“A couple of pesky residents mistook Malcolm Snow’s presentation for a democratic forum and insisted on questions when their areas of interest were quickly glossed over,” says Canberra Matters columnist PAUL COSTIGAN.
ON Wednesday, August 21, ABC TV commenced the fourth series of “Utopia”, starring Rob Sitch as Tony Woodford, the CEO of the fictional National Building Authority.
On the same evening, the North Canberra Community Council (NCCC) hosted a presentation by Malcolm Snow, the real CEO of the City Renewal Authority, on the authority’s program for urban developments and infrastructure around Civic and north to Dickson.
“Utopia”, which aired for about 30 minutes, was amusingly painful given it portrays too accurately how things are done or not done in 21st century government bureaucracies – especially authorities set up for major infrastructure and urban development. The fictional staff spend most of their time dealing with frustrating distractions, political games, marketing spin and bureaucratic self-interest. Not much gets done.
At the NCCC presentation, Malcolm Snow talked for about 50 minutes. For most of the time he talked at the 70 or so people present about the authority’s previously circulated plan.
For those who had already read the documents, there was not much new. It was not clear whether this was to be a forum for discussion. It was not. It was mainly an exercise in talking about published information.
Questions were discouraged. People were instructed to keep those till the end. Unfortunately, because the presentation was long, there was little time for questions.
However, a couple of pesky residents mistook the presentation for a democratic forum and insisted on questions when their areas of interest were quickly glossed over.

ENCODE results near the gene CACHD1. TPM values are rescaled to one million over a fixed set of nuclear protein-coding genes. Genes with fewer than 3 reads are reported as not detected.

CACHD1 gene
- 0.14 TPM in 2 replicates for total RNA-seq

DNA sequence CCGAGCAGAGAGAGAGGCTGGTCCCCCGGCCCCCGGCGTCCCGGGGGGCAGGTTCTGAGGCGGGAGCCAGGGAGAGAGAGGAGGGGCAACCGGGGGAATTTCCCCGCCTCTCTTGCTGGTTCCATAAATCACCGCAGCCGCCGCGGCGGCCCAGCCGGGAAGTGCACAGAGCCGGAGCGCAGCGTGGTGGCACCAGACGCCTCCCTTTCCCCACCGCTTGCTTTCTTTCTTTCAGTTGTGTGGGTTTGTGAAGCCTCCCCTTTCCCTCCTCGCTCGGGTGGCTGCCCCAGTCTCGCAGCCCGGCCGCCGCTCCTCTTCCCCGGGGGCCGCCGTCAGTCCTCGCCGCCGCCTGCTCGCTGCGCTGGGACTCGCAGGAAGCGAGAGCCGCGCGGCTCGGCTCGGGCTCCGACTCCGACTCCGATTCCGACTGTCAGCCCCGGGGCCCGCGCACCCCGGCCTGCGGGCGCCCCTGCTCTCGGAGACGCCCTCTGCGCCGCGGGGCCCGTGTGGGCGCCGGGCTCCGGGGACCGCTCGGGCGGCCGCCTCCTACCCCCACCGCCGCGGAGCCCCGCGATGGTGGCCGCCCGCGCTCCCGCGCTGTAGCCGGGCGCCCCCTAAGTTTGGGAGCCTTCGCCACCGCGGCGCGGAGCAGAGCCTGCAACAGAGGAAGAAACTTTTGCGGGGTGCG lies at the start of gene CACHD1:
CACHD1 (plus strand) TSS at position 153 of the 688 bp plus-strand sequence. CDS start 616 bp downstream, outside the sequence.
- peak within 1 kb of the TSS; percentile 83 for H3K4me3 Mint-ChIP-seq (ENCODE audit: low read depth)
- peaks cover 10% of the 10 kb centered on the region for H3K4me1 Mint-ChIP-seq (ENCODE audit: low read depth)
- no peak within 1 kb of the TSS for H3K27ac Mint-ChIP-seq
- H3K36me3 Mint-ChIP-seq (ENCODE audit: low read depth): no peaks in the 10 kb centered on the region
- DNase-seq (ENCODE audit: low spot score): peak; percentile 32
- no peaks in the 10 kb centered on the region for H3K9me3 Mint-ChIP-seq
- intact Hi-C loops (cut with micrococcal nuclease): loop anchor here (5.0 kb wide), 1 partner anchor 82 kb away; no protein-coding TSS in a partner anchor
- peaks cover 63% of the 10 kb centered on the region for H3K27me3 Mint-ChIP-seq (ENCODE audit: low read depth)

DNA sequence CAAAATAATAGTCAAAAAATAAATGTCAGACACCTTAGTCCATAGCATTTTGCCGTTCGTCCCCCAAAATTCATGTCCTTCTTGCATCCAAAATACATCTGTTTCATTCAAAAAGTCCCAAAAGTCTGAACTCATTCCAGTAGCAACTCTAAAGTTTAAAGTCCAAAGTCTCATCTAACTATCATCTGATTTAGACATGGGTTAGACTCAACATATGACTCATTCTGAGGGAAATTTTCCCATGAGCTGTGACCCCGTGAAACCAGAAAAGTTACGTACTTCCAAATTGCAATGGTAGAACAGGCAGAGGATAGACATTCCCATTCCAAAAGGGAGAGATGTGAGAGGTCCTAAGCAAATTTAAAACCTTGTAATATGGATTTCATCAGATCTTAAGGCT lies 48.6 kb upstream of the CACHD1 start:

One was about the future of the Civic pool. Those who use it regularly may have this healthy option removed to be replaced by Andrew Barr’s pet infrastructure project (before he departs), being a football stadium. Mr Snow was vague as if someone else was deciding this; not one for his authority. No real answers were offered.
The other was about what is happening to the residential area of Braddon, north of Haig Park. This is often overlooked in favour of comments about Braddon’s commercial precincts. Mr Snow seemed confused and said that the area mentioned was not within the authority’s planning precinct. It is.
The other gem was about West Basin proposals. The current “Utopian” spin has not changed despite all ecological, heritage and sensible reasons why it should not happen. As for the numerous groups and the hundreds of people who go to meetings to voice opposition to the West Basin new suburb development – what are they talking about? According to Mr Snow, since 2002 there has been extensive consultations and support for residential developments on this lakeside site.
Those who have lived in Canberra through those times and were part of those debates, know that the NCA’s development blueprint, the “Griffin Legacy“, was always a tool to overdevelop and do away with some of the attractive elements of this city. It seems that Mr Snow’s authority has adopted these alternative facts as their gospel to be delivered whether residents like it or not.
I have attended many forums and conferences where chief bureaucrats talk at those attending while limiting opportunities for useful debates. There are many authorities established by governments elsewhere that seem to have the function of going through the motions of doing stuff and launching plans while barbaric developments happen unchecked. Utopia is based on what we see happening – distraction, spin and loads of urban speak while the developers have fun.
Will this City Authority deliver for residents? The jury remains out because after two years we have seen few measurable long-term outcomes.
Residents have a high level of personal interest in the infrastructure and urban developments in Canberra’s inner north and are desperate for good urban design and architecture that is respectful of our neighbourhoods and the city’s heritage. We do not need any more distractions such as pop-up experiments.
As they left, I suspect the bureaucrats said to themselves: “That went well, tick the box on another consultation.”
Paul Costigan is an independent commentator and consultant on the visual arts, photography, urban design, environmental issues and everyday matters.